“The Secret to Happiness? Giving.” by Elsa Youngsteadt. Science, March 20, 2008. http://news.sciencemag.org/sciencenow/2008/03/20-02.html
“Mass Suffering and Why We Look the Other Way,” by Shankar Vedantam. The Washington Post, January 5, 2009. http://www.washingtonpost.com/wp-dyn/content/article/2009/01/04/AR2009010401307.html
“Changing Minds and Changing Towels” by Noah Goldstein, Psychology Today, August, 2008. http://www.psychologytoday.com/blog/yes/200808/changing-minds-and-changing-towels
(*Correction on the towels stat: 26% improvement for the first test card and 33% improvement for the second test card)

Q: If you really can’t find a good story, do you recommend the more institutional appeal to get better results?

SD: Yes, if the story isn’t good, I would go back to a more traditional institutional appeal. Our testing definitely showed that the quality and type of story used can make a dramatic impact on the performance of an appeal, and you should trust your gut if you’re reading a story and aren’t personally moved by it.

Q: If you have many stories, how do you choose one? For example, if your organization is a federation and allocates their budget to many different organizations, how do you even tell a story?

SW: Having a lot of stories is a good problem to have! And the simple answer is: use the best one!

By “best one” I mean the one that best illustrates a problem, is simple to explain, has a place for your donor to come in, is memorable, and has details that make the story feel real to your reader.

If you’re a federation or a membership organization made up of other organizations, stories are a good way to consolidate the work you do in a way that’s clear and simple to understand. Start out by illustrating what you do – you may need to choose one aspect of what you work on, especially if you, your member organizations, or chapters work on a diverse range of issues. Depending on the setup of your organization, you may need to mention in the email the range of work that your organization does further down in the body of your email.

Additionally, it’s no bad thing to write about different aspects of your work in different emails. It gives you a flexibility that single-issue organizations may not have.

Q: Can you elaborate more on how an already credible institution can build credibility through storytelling?

SD: Many organizations tout their high marks on various third party agencies’ scales – but like statistics – these figures aren’t always memorable. A simple story about change that happened because of the organization’s work can make a more lasting impression. One example comes from my work with UNICEF. Last year, during the peak of the famine in Africa, newspapers published a picture of a little boy named Minhaj. The image was incredibly jarring – he weighed less than 7 lbs at the age of 7 months (you can see before and after shots here). He miraculously recovered – thanks to the work of IRC, UNICEF, and others working in the field to feed and save starving children. The story proved that feeding programs and relief efforts were working – even in the most dramatic and desperate cases. These kinds of stories can help show tangibly the difference your organization is making and thereby lend credibility to its programs and work.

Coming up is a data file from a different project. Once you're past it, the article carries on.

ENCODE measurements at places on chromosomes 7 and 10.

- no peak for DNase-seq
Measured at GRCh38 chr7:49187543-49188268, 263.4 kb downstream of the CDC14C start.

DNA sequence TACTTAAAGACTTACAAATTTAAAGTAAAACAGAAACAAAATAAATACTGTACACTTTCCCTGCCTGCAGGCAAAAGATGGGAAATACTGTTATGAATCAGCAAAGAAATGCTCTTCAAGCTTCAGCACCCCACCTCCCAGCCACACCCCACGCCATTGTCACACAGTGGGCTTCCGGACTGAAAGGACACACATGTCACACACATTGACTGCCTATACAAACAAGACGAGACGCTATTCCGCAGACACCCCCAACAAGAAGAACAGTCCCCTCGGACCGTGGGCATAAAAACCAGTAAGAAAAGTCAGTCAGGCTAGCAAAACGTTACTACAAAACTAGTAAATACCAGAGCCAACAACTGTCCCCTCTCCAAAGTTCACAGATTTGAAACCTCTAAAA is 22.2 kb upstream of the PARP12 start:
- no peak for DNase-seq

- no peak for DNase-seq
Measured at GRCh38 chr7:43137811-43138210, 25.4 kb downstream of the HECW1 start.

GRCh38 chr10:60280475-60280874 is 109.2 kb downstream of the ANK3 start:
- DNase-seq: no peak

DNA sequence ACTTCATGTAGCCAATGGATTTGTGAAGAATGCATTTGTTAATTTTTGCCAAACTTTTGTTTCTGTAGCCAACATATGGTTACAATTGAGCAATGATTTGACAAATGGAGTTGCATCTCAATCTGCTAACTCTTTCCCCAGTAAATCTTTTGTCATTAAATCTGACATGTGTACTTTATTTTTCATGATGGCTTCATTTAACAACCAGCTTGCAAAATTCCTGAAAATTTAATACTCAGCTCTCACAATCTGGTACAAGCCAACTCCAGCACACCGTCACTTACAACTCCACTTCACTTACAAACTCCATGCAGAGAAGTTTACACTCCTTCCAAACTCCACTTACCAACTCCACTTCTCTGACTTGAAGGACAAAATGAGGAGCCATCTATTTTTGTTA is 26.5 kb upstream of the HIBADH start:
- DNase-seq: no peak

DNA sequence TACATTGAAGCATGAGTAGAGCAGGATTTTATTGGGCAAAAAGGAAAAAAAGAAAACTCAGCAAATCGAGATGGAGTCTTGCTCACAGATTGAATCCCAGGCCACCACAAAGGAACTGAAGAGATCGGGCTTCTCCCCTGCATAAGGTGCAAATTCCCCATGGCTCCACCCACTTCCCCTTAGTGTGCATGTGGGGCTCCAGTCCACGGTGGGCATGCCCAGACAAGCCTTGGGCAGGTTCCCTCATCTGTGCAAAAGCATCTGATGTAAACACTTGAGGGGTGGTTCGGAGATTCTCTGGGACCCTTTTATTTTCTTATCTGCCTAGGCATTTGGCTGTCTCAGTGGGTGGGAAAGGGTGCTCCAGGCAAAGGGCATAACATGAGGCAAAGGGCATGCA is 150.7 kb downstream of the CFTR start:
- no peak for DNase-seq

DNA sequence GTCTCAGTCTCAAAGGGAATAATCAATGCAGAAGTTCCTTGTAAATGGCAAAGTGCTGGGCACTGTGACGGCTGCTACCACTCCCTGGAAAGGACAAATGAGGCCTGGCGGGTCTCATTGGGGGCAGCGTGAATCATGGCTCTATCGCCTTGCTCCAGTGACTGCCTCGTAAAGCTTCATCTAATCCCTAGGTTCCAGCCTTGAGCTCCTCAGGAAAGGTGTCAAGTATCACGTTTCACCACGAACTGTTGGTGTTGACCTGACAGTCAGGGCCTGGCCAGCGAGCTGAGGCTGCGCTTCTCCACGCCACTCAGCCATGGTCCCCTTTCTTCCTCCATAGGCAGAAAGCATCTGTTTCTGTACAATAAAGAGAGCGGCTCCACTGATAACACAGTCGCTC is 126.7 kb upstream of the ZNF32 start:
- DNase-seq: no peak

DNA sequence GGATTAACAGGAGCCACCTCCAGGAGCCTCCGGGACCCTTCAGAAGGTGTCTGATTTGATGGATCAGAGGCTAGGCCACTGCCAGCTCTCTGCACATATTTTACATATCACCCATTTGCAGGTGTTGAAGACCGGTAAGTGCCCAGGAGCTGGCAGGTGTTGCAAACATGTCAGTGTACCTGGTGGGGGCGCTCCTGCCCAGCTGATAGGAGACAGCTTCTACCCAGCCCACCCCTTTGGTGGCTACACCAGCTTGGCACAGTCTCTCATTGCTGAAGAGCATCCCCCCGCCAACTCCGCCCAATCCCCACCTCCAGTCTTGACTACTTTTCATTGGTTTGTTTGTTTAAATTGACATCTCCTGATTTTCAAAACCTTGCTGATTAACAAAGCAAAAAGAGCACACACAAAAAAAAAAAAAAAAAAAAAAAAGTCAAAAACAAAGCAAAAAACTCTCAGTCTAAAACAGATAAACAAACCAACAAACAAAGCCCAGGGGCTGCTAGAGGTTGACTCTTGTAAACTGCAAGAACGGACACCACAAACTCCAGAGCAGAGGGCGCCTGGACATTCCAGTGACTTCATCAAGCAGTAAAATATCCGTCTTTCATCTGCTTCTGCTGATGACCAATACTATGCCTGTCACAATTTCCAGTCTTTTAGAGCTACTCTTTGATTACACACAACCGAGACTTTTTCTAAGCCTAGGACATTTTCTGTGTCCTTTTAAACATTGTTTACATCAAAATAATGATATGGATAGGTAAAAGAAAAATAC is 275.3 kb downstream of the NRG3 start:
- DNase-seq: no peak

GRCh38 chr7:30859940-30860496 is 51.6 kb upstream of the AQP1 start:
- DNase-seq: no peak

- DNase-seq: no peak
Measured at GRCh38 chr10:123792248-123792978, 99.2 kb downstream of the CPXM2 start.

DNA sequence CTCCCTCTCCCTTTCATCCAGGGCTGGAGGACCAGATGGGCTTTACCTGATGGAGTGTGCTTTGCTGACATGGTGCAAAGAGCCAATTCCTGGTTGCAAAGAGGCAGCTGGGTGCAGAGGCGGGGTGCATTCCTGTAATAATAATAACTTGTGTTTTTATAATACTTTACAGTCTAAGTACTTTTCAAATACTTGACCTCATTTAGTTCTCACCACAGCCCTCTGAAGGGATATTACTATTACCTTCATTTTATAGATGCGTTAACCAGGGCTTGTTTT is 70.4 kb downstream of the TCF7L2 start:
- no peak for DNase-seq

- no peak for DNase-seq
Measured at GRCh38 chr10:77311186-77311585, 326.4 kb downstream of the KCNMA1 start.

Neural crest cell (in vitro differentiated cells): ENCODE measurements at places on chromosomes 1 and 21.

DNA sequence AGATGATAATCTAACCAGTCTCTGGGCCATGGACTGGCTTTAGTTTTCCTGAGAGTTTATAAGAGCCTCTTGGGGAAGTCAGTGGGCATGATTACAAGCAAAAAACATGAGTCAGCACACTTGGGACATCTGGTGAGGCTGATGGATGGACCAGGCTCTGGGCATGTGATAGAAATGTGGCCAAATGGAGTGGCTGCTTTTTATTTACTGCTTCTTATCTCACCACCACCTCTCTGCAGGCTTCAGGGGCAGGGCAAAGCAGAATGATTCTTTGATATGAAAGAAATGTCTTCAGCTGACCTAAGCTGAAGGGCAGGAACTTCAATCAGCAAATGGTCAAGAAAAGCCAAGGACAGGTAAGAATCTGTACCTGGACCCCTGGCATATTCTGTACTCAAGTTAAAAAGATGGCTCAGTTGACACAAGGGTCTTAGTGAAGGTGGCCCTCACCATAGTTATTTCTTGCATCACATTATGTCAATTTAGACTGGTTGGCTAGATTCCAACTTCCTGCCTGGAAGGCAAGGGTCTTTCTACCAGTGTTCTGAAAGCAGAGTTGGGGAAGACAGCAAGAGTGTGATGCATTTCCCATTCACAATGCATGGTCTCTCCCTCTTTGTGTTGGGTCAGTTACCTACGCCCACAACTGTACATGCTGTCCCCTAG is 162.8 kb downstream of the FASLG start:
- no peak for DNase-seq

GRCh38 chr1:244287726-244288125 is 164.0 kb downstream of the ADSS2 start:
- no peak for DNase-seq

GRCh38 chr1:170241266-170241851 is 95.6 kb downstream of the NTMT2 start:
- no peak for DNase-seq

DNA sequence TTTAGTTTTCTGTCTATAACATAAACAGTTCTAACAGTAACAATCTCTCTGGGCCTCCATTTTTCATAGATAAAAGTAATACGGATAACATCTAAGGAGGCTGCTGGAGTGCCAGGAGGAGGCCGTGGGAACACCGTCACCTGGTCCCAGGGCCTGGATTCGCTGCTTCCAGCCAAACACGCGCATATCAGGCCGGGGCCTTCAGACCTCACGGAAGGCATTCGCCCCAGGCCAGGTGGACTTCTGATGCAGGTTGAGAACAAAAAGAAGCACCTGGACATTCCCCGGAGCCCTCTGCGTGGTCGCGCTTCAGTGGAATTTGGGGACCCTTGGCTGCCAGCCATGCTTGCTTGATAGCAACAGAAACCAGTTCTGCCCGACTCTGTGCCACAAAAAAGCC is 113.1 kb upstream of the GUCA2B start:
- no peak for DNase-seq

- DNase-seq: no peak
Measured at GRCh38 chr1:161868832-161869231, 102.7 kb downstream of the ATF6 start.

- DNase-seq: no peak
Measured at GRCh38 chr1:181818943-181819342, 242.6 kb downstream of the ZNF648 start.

Q: For this question the humanitarian issue is hunger (e.g.), can you speak to how to make the choice between using a story/image that illustrates the dire situation (e.g. a malnourished toddler) vs. a story about the impact (e.g. a well fed child who is now able to go to school)?

Q: We can’t tell stories of those waiting to receive our services, but we can tell our success stories. Suggestions around ways to turn a success story into a “compelling story” with an unresolved ending etc?

SW: If what you have available is a success story, you can still tell that success story. You just have to make sure to highlight the current need more than you highlight the success. Use the success to demonstrate that by working together, you can help the current need. The general feel that the reader should get from your email should be inspired – there’s this problem, but I know we can tackle it, because we’ve done it before. Make sure that you’re giving adequate attention to the problem, clearly explaining the remaining need and how your reader can help solve it.

If your organization is comfortable with it, the other alternative would be to take the stories you have of the successes, and simply not tell the ending. You open with the circumstances that your beneficiary faced, and never mention that they have, in fact, already been helped – you simply pivot to saying “stories like these are why we need your help.”